Winter weather results in higher energy requirements for livestock. In the case of ruminant livestock a major portion of the diet is typically composed of forages. Forage nutrient content is affected by a number of factors, the major one being maturity at harvest, but also species composition, moisture content at harvest, and handling of the forage during the harvest and storage period. While most of our grain crops such as corn, soybeans, wheat, oats and barley have a fairly consistent quality and a narrow range of quality variance, forages can vary widely in nutritional quality. So while I can probably use book values for the nutritional content of corn no matter where it comes from, all first cut alfalfa hay or orchardgrass hay is not equal. To really know the nutrient content of forages, they should be sampled and sent to a lab for chemical analysis.

Recently I had an opportunity to attend a ruminant nutrition workshop sponsored by Rock River Lab. Dr. Bill Weiss, dairy and ruminant nutrition researcher at OARDC, was one of the presenters. His topic involved dairy cow diet composition variance and sampling. The focus was on forages, in particular haylage, corn silage and total mixed rations (TMR) that contain large portions of forage. One of the questions asked was; if a forage is resampled, for example corn silage or haylage from a bunker silo, and the result is different from a previous sample result, is that feedstuff really different or is the sample different? Research indicates that the largest variance between samples is likely to be due to sampling variance. In other words, how the sample is taken matters.

It is important to keep in mind that the small amounts of forage sent into the lab for analysis needs to accurately represent tons of forage. Accuracy and the confidence in the test results is improved when a number of subsamples is taken, combined and mixed together, and then a representative sample from that mixture sent into the lab. The actual process or technique used to gather a sample varies depending upon the forage to be sampled. Here are some general thumb rules to guide forage sampling:

  • For dry hay, always use a forage probe to gather samples. Grabbing and pulling a sample from a hay bale will not provide you with a representative sample and test results will not accurately reflect the nutrient content of the bale.
  • Sample lots of hay separately. A lot of hay could be defined as hay of similar species content, harvested at a similar maturity and ideally from the same field and/or from fields harvested on the same day or within a couple of day span. First cutting hay in particular can have large changes in forage quality within even a 2 to 3 day span.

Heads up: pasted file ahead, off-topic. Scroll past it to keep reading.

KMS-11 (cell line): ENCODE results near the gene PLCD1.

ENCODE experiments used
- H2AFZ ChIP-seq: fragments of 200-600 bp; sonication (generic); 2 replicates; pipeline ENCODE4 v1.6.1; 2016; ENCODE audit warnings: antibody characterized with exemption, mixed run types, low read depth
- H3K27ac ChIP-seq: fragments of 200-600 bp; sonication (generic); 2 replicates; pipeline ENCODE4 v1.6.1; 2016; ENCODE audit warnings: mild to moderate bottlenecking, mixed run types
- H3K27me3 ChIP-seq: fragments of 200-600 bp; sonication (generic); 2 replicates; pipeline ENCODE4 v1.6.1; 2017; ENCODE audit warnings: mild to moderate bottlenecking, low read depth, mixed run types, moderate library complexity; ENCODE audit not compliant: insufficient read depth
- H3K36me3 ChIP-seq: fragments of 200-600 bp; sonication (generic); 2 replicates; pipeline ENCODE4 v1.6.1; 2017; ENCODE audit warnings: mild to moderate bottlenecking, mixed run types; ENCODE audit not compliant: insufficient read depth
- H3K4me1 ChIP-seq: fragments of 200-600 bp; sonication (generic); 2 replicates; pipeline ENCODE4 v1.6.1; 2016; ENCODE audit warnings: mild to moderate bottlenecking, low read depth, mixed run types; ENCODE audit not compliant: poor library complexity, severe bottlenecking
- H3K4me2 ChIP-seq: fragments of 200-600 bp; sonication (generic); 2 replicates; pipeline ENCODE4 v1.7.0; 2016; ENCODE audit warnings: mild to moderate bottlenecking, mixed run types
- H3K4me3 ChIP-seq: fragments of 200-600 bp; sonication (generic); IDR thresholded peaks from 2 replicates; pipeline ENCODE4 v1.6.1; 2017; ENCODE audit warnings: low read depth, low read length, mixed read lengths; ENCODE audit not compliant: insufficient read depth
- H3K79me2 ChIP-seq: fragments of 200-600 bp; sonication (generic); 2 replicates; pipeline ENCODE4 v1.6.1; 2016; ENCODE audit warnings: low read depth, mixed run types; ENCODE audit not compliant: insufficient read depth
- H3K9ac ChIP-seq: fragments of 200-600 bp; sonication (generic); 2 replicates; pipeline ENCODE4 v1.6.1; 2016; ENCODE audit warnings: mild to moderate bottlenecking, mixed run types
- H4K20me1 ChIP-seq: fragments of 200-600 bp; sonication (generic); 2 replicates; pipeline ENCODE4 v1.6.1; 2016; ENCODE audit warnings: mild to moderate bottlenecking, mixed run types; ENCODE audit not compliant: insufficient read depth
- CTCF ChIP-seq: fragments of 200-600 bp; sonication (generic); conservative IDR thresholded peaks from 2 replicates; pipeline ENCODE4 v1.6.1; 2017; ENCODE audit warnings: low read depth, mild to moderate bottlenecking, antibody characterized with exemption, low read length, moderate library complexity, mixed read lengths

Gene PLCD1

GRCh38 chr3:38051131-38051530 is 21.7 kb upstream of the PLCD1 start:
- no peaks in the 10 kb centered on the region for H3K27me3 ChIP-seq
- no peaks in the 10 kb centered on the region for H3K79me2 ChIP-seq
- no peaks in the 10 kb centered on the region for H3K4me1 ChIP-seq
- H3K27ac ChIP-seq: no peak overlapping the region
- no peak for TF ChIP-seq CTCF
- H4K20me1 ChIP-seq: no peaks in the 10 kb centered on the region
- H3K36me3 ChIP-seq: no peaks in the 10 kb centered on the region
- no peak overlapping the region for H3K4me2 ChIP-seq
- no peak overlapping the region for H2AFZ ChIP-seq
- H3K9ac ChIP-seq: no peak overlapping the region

• For small square bales, sample at least 20 separate bales within a lot. Use the forage probe to sample from the end of the bale, between the twine. Medium and large square/rectangular bales have a more uniform distribution of leaves and stems compared to small square bales so they can be sampled anywhere on the bale sides or ends. For large round bales, sample at least 8 to 10 bales per lot of hay. Sample on the curved side of the bale, inserting the forage probe perpendicular to the side of the bale. In all cases, if more samples can be taken and combined, this can increase the accuracy and reliability of the forage test results.
  • Sampling ensiled forages such as haylage or corn silage: Taking hand grab samples from the face of the bunker silos is NOT recommended due to safety concerns. Use a loader bucket or face shaver to create a pile of silage on the floor of the bunker. If this forage is not going to be fed in a total mixed ration (TMR) then collect 5 to 8 samples. Using some type of scoop is better than using a hand grab sample, but if a hand grab sample is used, do so with your hand upturned to mimic a scoop. Combine samples into a 5 gallon pail, mix thoroughly and take a representative sample for analysis using a scoop.
  • Sampling baleage or silage bags: Hand samples can safely be taken from the face of haylage or corn silage in bags. The best method is to knock down or remove the amount that would normally be fed and collect 4 to 5 scoop samples from that pile and then collect another 4 to 5 scoop samples from the newly exposed face. Combine all these subsamples into a bucket, mix thoroughly and then collect a representative sample to send in for analysis. Another way to sample wrapped baleage or forage in silo bags is to take at least 8 to 10 core samples at various locations, punching through the plastic. Holes must be taped shut after sampling. Core samples should be placed in a bucket, mixed and then a representative sample collected and sent for analysis.
  • Sampling a TMR: At the nutrition workshop I mentioned at the beginning of this article, Bill Weiss presented results of his research work that had focused on TMR sampling and variance in sample results. Dr. Weiss told participants that there is large sampling variance with TMR rations and taking a single sample and sending it in for analysis is a waste of time and money. The way to decrease variance and increase the reliability of TMR analysis is to mix thoroughly, take smaller subsamples and send in duplicate samples to the lab. When results come back, average the lab results and use that figure.

All forages are not equal and forage quality book values are really not useful for on-farm ration balancing. Testing forages is the only way to be able to match and adjust forage rations to livestock nutrient needs. Proper sampling will increase the accuracy and reliability of test results.